BAKERSFIELD, Calif. (KGET) — The building at the corner of G and 20th streets is not exactly one of Bakersfield’s architectural gems. But miracles do happen — as in Miracle Auto Paint and Body Shop, which is what that cavernous structure was in a previous life.
Look at what it will become in its next life: a firefighting museum, community resource center and rooftop restaurant developed by the Bakersfield Firefighters Historical Society — and all it’s being made possible by the generosity of one woman.
Peggy Cole Darling bought this building in 1997 but she didn’t buy it so she could paint cars. She did it so she could make this place Where We Live a better place to live.
Members of the Society paid her a visit Monday afternoon to present her with a token of their esteem — a firefighters’s helmet.
Darling said she wanted the gifted building to — in some way — serve the Majestic Fox Theatre — located right across the alley — and the building has done so, serving as much needed warehouse space for the Fox as well as its green room — a place for entertainers to relax before they take the stage.
Now, Darling has gifted the structure to the Bakersfield Firefighters Historical Society — which plans on turning it into a museum that will exhibit artifacts from local firefighting history — old fire wagons, equipment, protective gear, photographs and more. Plus — it will serve as a banquet facility and a place for education hosted by the Bakersfield Firefighters Burn Foundation. It’ll have a 9/11 Education Center.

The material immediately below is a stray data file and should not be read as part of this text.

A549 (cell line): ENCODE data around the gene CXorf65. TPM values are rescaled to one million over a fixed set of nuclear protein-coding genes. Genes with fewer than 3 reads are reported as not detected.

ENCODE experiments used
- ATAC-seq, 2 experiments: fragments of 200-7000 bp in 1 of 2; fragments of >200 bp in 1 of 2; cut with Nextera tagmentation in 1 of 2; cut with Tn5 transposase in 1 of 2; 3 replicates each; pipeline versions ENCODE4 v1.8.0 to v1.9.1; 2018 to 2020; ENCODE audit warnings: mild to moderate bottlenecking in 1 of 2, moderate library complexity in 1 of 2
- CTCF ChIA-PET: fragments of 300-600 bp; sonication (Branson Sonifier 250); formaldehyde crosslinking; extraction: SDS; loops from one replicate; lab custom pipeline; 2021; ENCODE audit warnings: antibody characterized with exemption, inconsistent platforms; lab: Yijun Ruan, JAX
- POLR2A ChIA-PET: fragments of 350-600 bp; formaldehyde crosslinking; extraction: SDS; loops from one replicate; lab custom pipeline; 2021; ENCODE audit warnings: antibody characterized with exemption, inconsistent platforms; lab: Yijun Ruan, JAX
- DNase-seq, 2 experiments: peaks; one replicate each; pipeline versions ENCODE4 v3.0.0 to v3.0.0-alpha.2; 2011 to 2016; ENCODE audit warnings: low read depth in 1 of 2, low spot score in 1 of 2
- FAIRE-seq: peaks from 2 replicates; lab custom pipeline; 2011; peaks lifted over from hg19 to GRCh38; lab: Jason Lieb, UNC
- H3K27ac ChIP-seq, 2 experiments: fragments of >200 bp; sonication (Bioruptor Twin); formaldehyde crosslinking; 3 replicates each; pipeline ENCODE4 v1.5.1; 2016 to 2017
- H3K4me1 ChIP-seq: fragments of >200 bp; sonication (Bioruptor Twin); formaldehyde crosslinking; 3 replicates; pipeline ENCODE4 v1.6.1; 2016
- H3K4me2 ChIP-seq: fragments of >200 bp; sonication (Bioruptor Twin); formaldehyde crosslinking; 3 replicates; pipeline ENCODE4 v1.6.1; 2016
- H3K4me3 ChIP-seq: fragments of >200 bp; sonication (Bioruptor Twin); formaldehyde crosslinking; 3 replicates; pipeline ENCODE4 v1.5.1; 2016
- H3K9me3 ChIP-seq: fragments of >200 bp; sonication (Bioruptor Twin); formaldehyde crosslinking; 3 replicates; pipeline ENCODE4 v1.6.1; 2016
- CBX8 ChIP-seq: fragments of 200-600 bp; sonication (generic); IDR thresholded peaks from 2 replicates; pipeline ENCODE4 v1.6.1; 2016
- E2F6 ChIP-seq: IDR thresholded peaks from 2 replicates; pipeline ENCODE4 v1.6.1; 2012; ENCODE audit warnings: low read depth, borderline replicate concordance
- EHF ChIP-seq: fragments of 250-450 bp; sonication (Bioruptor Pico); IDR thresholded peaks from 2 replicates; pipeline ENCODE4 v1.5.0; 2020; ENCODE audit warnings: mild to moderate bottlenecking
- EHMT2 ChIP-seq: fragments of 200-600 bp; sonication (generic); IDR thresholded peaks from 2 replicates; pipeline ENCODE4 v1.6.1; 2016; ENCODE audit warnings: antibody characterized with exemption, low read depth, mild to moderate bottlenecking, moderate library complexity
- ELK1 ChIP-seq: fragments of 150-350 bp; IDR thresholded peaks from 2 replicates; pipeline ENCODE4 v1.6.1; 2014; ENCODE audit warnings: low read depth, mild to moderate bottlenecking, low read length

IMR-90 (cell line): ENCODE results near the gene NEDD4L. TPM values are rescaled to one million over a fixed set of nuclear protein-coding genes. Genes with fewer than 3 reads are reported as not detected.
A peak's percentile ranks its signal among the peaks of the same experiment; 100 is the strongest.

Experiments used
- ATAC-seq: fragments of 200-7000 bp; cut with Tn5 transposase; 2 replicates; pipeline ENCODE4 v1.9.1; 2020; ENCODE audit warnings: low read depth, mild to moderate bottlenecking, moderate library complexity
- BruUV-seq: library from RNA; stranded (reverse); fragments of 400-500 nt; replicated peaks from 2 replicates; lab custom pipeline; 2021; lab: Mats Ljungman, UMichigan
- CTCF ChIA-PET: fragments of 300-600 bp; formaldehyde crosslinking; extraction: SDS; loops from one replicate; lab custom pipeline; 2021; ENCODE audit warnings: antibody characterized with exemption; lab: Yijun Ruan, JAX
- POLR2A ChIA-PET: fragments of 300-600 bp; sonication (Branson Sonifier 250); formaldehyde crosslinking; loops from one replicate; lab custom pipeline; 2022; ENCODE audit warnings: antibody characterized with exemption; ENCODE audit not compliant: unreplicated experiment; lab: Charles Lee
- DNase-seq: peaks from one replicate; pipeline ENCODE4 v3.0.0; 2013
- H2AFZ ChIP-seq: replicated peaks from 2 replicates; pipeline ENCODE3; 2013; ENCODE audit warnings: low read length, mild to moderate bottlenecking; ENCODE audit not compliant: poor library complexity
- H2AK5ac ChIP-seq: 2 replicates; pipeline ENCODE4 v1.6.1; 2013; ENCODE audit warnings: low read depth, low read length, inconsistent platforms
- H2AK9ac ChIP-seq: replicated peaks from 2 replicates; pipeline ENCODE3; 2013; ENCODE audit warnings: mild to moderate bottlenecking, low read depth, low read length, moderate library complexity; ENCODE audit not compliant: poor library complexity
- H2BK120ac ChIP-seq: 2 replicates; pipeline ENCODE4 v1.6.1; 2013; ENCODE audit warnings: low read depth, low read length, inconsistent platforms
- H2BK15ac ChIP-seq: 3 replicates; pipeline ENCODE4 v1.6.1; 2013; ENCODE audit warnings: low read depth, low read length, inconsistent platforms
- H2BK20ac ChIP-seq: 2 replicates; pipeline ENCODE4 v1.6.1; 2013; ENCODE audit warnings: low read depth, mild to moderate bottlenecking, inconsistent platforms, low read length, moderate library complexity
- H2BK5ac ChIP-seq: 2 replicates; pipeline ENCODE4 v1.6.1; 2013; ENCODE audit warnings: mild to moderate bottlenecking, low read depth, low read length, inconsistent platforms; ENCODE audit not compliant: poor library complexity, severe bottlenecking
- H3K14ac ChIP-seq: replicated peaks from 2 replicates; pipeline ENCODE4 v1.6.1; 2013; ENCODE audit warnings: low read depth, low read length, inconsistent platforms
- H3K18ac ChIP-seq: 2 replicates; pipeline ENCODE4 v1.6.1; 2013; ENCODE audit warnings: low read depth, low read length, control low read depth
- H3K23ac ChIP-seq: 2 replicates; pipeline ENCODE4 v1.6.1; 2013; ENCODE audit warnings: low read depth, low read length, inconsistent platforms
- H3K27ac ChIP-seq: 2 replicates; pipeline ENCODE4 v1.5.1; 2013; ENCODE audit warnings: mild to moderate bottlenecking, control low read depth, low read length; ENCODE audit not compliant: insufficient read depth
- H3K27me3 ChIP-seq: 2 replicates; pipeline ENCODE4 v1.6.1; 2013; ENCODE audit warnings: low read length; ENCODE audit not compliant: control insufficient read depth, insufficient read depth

Darling’s son David Cole said he discussed the museum idea with members of the Historical Society a few times before that most crucial issue came up.
“Somebody finally raised the issue,” he said. “What do you want (for compensation)? And of course mom was gonna donate it as a charity — and I loved the looks on (the firefighters’) faces. No, there’s no rent. It’s yours. We’re gonna deed it to you.”
It’s hard to not have a respect for firefighting history when your headquarters, Fire Station 1, a block north of the Miracle building, is a historical piece itself, having been built in 1939 by FDR’s Public Works Administration.
Darling, who is 94, has just one major stipulation attached to her gift. It must continue to serve the needs of the Fox Theater — whether it be warehouse space, green room availability or overflow parking.
Members of the Historical Society said they hope to have the museum complex up and running in three to five years.